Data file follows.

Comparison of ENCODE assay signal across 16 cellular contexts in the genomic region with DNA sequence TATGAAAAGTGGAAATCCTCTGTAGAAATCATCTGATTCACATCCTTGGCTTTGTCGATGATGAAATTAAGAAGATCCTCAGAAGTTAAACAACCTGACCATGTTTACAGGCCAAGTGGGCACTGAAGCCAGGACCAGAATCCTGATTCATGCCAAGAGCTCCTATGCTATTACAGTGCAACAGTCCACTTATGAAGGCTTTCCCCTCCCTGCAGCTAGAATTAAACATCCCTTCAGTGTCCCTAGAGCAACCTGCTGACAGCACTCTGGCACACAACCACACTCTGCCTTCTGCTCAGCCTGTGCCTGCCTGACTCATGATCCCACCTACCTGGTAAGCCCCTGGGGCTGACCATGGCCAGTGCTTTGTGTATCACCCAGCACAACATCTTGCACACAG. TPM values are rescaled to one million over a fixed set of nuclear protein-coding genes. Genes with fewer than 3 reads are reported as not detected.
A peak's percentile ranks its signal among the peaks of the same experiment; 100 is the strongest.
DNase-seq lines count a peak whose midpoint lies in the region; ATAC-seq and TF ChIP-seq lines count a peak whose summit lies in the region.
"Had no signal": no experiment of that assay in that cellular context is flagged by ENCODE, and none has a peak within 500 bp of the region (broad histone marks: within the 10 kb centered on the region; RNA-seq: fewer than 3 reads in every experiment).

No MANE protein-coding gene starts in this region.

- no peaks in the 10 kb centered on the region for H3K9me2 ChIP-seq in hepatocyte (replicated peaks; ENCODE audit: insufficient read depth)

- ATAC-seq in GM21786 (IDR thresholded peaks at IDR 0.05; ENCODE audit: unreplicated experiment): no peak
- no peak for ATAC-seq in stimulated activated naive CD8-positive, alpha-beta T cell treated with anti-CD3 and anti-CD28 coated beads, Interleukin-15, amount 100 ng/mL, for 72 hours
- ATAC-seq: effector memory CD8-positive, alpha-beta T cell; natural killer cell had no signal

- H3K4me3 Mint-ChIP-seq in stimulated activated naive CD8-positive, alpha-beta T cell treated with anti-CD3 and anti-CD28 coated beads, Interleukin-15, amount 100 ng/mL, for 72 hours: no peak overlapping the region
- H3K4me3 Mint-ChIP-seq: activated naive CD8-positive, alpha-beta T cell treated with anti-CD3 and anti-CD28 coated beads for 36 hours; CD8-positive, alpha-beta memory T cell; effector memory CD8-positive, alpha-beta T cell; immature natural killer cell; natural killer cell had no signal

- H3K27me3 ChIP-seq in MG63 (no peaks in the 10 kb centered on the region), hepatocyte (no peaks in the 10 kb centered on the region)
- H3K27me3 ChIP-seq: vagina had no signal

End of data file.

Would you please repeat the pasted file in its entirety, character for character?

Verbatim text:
Comparison of ENCODE assay signal across 16 cellular contexts in the genomic region with DNA sequence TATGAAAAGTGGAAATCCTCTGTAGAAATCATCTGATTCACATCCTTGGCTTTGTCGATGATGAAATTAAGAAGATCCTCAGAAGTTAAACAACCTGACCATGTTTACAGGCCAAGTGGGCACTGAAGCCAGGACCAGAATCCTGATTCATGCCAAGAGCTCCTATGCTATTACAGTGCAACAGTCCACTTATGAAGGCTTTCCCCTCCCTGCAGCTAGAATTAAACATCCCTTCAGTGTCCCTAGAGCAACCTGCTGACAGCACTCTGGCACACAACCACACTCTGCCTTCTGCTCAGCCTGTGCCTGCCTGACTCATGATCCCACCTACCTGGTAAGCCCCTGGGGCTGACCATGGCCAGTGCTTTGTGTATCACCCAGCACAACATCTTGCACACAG. TPM values are rescaled to one million over a fixed set of nuclear protein-coding genes. Genes with fewer than 3 reads are reported as not detected.
A peak's percentile ranks its signal among the peaks of the same experiment; 100 is the strongest.
DNase-seq lines count a peak whose midpoint lies in the region; ATAC-seq and TF ChIP-seq lines count a peak whose summit lies in the region.
"Had no signal": no experiment of that assay in that cellular context is flagged by ENCODE, and none has a peak within 500 bp of the region (broad histone marks: within the 10 kb centered on the region; RNA-seq: fewer than 3 reads in every experiment).

No MANE protein-coding gene starts in this region.

- no peaks in the 10 kb centered on the region for H3K9me2 ChIP-seq in hepatocyte (replicated peaks; ENCODE audit: insufficient read depth)

- ATAC-seq in GM21786 (IDR thresholded peaks at IDR 0.05; ENCODE audit: unreplicated experiment): no peak
- no peak for ATAC-seq in stimulated activated naive CD8-positive, alpha-beta T cell treated with anti-CD3 and anti-CD28 coated beads, Interleukin-15, amount 100 ng/mL, for 72 hours
- ATAC-seq: effector memory CD8-positive, alpha-beta T cell; natural killer cell had no signal

- H3K4me3 Mint-ChIP-seq in stimulated activated naive CD8-positive, alpha-beta T cell treated with anti-CD3 and anti-CD28 coated beads, Interleukin-15, amount 100 ng/mL, for 72 hours: no peak overlapping the region
- H3K4me3 Mint-ChIP-seq: activated naive CD8-positive, alpha-beta T cell treated with anti-CD3 and anti-CD28 coated beads for 36 hours; CD8-positive, alpha-beta memory T cell; effector memory CD8-positive, alpha-beta T cell; immature natural killer cell; natural killer cell had no signal

- H3K27me3 ChIP-seq in MG63 (no peaks in the 10 kb centered on the region), hepatocyte (no peaks in the 10 kb centered on the region)
- H3K27me3 ChIP-seq: vagina had no signal